The earthquake in Turkey has been disastrous for the region. Despite the seismic history of the area, however, the Turkish government plans to build 10 nuclear reactors by the year 2020. The first is to be at Akkuyu Bay on the southeast Mediterranean coast and is scheduled to become operational in the year 2005.

The Akkuyu site is only 25 kilometers from the Ecemis Fault. A 1991 study titled "Neotectonic Structural Features in the Alanuya-Mersin Shelf [in Southern Turkey]" by S. L. Gokcen et al. concluded that the Ecemis fault is active. A 1993 report by P. Gulkan and M. S. Yucemens stated that earthquakes with an intensity of greater than 8 on the Richter scale are possible in the Akkuyu region. Karl Buckthought, a Canadian seismologist, concluded in his 1997 report that there is a 50 percent chance that an earthquake in the magnitude of 7 Richter is a possibility within the next 40 years in Akkuyu Bay.

The building of atomic reactors in earthquake-prone Turkey should be of tremendous concern not only to the citizens of Turkey but also to its many neighbors. John Taylor of the Australian National University in his 1993 study identifies the countries that will be disastrously affected by a major accident in Akkuyu Bay. These countries include -- in addition to Turkey -- Cyprus, Israel, Syria, Lebanon, Egypt, Iran, Iraq, Saudi Arabia, Uzbekistan and Kazakhstan.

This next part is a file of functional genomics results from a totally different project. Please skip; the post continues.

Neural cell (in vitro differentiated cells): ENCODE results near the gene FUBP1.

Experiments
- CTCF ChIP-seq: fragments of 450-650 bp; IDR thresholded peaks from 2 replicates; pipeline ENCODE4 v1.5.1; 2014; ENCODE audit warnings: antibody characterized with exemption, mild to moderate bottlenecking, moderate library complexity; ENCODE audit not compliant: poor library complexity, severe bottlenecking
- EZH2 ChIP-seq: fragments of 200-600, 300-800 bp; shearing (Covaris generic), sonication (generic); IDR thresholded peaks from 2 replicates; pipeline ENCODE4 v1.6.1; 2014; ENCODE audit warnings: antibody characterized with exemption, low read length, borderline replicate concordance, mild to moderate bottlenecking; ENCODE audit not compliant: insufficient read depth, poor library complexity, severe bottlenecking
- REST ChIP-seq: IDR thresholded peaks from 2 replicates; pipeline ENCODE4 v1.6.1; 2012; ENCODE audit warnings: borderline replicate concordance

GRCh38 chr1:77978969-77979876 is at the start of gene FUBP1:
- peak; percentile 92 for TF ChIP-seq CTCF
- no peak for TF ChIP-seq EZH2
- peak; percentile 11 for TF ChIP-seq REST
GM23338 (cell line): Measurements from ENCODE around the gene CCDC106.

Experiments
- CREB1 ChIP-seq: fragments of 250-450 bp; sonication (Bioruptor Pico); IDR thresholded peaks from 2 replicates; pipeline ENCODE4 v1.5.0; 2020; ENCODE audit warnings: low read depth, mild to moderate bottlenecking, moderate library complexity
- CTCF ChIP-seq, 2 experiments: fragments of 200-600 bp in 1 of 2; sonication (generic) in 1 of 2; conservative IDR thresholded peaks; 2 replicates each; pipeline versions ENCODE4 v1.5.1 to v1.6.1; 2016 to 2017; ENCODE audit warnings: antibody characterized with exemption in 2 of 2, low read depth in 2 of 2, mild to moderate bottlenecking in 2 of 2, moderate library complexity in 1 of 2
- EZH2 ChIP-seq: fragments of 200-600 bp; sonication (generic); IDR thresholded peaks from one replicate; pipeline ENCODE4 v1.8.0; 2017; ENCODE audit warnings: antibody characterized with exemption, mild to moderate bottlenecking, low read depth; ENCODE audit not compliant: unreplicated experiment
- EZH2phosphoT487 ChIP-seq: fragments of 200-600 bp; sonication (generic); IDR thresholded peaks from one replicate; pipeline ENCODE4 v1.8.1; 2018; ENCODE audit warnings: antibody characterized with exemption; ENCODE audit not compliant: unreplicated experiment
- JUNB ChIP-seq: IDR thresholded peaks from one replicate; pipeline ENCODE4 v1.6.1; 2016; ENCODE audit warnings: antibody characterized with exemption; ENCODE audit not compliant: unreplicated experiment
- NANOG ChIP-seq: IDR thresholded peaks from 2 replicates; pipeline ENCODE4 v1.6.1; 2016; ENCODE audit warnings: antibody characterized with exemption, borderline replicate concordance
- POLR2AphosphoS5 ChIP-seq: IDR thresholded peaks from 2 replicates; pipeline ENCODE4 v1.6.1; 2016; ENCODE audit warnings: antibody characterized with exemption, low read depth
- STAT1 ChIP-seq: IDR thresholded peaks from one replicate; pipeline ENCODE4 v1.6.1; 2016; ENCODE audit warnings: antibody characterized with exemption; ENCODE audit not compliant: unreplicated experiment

The international corporations that are bidding for the contract include Atomic Energy (Canada), Westinghouse (USA), Siemens (Germany) and Framatome (France). These corporations should be made to understand by the international community that nuclear technology has the potential of being catastrophic in the area. Building a nuclear plant at Akkuyu spells disaster not only for Turkey but its neighbors as well.


New York